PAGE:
Crack Angel

Crack Angel was written for the bsfa Celebration book to commemorate fifty years of British science fiction, and now here it is recorded by the mavens at Dark Fiction Magazine and read brilliantly by David Moore. I based on Lester Dent's classic template for writing pulp fiction that sells, right down to using Eloise the monkey (read the template below) and referencing Lester and his Doc Savage alter ego.

The kid in the flat below is on the drums. Windows rattle, as he hammers his way from snare to hi-hat, ending in a crescendo of pedal work that shakes my windows. He’s had three girlfriends in five months; two of them fashion models.
     The new one sings with a band.
     I want to ask what he’s doing right that I’m doing wrong, but I know the answer, it’s been years since I had cheekbones like his.
     We’re off Wardour Street. Opposite Doc Savage’s Walk In Medical Clinic and next to Lester’s Comic Shop. William Hogarth drank in our local, Jeffrey Barnard used to piss in the doorway, and Karl Marx bought his cigars in a shop round the corner.
     Using Engels’ money, obviously.
click on *this* to get the mp3 download and hear the rest of the story

Now for the Template:



1—FIRST LINE, or as near thereto as possible, introduce the hero and swat him with a fistful of trouble. Hint at a mystery, a menace or a problem to be solved—something the hero has to cope with.

2—The hero pitches in to cope with his fistful of trouble. (He tries to fathom the mystery, defeat the menace, or solve the problem.)

3—Introduce ALL the other characters as soon as possible. Bring them on in Action.

4—Hero’s endeavors land him in an actual physical conflict near the end of first 1500 words.

5—Near end of first 1500 words, there is a complete surprise twist in the plot development.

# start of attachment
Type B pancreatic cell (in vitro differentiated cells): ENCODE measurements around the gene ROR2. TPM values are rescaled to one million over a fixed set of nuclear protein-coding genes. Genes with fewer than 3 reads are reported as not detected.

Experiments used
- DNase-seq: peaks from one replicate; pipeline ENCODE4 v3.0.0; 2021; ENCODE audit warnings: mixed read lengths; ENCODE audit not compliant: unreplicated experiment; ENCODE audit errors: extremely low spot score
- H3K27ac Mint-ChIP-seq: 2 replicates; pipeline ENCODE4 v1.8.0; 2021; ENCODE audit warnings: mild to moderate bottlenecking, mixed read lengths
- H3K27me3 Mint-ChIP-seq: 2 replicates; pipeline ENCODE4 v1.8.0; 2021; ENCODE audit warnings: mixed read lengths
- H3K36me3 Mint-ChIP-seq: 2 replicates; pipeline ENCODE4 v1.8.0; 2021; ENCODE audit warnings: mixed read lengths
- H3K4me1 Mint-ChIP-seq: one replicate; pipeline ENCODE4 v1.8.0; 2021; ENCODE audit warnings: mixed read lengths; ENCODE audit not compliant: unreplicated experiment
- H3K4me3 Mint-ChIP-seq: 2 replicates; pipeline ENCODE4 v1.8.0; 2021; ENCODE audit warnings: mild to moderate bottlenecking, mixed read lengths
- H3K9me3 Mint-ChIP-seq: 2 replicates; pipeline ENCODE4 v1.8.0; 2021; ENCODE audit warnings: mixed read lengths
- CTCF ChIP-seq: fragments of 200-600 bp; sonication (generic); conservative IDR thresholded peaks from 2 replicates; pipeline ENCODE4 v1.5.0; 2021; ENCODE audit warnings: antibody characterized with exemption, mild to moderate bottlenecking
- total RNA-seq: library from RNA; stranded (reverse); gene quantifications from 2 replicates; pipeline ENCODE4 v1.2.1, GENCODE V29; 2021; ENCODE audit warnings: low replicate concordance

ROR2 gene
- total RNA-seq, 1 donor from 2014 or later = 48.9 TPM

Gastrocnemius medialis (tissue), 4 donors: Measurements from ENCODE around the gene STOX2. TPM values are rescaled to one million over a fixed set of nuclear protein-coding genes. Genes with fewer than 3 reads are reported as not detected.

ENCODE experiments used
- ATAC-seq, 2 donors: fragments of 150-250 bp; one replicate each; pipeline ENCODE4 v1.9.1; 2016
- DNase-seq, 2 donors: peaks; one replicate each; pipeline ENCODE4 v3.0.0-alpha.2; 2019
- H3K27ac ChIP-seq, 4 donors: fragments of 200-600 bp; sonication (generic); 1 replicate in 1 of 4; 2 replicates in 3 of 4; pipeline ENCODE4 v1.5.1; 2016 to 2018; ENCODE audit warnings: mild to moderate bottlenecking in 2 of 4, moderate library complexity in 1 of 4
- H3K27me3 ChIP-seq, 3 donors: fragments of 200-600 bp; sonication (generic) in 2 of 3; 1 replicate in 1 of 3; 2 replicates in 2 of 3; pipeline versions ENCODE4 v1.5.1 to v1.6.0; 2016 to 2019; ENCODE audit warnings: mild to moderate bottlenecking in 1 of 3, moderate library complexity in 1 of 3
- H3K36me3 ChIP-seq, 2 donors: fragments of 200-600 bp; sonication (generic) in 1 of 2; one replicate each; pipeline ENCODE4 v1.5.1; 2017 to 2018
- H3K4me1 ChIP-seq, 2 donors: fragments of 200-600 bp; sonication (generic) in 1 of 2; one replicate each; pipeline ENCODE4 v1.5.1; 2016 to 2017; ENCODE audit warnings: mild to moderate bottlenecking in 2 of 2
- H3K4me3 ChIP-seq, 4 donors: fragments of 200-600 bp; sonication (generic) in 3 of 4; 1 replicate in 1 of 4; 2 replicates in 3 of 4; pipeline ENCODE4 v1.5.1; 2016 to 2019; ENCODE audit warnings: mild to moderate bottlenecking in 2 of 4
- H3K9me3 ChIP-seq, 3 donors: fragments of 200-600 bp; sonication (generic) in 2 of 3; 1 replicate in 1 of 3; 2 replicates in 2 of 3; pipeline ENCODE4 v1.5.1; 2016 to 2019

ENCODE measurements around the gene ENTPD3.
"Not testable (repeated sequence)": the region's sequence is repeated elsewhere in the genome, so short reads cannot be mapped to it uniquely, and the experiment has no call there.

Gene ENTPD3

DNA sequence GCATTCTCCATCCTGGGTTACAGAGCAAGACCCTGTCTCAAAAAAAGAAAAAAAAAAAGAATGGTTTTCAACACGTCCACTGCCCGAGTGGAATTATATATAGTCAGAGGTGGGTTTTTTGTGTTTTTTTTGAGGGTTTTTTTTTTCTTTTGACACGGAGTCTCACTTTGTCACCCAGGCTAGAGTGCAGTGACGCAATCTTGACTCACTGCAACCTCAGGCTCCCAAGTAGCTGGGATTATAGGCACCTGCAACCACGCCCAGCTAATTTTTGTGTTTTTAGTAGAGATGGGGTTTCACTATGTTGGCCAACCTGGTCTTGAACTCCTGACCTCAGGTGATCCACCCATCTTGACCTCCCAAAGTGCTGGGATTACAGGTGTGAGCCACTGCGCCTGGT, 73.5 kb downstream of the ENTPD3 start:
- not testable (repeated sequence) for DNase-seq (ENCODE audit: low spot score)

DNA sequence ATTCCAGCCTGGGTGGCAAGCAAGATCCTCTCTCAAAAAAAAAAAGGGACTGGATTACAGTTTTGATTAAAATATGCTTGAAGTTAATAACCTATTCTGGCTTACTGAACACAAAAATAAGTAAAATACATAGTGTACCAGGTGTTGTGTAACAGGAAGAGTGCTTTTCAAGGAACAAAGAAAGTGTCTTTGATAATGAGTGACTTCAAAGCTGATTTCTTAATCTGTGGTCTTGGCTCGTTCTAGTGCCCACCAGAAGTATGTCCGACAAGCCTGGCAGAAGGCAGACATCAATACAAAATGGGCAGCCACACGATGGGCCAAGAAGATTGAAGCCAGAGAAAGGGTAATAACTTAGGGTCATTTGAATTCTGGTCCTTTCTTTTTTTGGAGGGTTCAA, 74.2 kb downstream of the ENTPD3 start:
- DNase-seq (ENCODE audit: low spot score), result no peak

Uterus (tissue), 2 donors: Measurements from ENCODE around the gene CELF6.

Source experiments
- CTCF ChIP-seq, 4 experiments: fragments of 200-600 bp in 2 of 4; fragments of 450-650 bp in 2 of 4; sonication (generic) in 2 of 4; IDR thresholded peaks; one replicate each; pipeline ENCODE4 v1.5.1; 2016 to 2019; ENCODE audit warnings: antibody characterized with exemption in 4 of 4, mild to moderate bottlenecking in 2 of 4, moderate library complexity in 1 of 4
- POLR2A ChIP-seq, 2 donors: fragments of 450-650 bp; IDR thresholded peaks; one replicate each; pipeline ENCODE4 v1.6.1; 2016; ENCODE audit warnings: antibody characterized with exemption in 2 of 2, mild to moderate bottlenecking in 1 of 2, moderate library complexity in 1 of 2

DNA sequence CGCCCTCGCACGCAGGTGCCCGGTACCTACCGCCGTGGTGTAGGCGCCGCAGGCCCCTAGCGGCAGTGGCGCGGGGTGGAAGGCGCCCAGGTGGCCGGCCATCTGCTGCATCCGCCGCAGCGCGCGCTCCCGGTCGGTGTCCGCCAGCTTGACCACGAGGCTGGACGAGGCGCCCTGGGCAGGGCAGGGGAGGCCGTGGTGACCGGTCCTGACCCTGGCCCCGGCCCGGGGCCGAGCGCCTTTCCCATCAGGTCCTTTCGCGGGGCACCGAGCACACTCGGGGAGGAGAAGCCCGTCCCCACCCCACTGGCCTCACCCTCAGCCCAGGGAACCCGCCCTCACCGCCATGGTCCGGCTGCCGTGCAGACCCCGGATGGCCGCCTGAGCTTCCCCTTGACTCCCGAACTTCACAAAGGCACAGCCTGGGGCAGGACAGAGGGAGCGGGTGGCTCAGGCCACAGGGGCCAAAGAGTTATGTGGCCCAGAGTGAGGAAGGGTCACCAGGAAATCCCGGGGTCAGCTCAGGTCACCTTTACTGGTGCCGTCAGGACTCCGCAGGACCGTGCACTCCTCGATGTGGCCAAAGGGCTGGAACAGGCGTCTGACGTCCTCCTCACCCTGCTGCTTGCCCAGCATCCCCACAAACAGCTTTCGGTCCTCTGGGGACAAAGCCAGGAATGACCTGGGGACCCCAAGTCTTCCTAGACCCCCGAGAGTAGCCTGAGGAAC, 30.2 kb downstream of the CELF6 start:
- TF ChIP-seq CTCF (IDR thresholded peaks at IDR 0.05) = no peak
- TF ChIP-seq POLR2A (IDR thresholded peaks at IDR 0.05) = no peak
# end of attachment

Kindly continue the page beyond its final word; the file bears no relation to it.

SO FAR: Does it have SUSPENSE?

Is there a MENACE to the hero?

Does everything happen logically?

At this point, it might help to recall that action should do something besides advance the hero over the scenery. Suppose hero has learned the dastards of villains have seized somebody named Eloise, who can explain secret of what is behind all these sinister events. The hero corners villains, they fight, and villains get away. Not so hot.

Hero should accomplish something with his tearing around, if only to rescue Eloise, and—surprise! Eloise is a ring-tailed monkey. The hero counts the rings on Eloise’s tail, if nothing better comes to mind. They’re not real. The rings are painted there. Why?


1—Shovel more grief onto the hero.

2—Hero, being heroic, struggles, and his struggles lead up to:

3—Another physical conflict.

4—A surprising plot twist to end the 1500 words.

NOW: Does second part have SUSPENSE?

Does the MENACE grow like a black cloud?

Is the hero getting it in the neck plenty?



1—Shovel the grief onto the hero, who continues to fight back, most heroically.

2—Hero makes some headway, and corners the villains or somebody in:

3—A physical conflict.

4—A surprising plot twist, in which the hero preferably gets it in the neck bad, to end the 1500 words.

DOES: It still have suspense?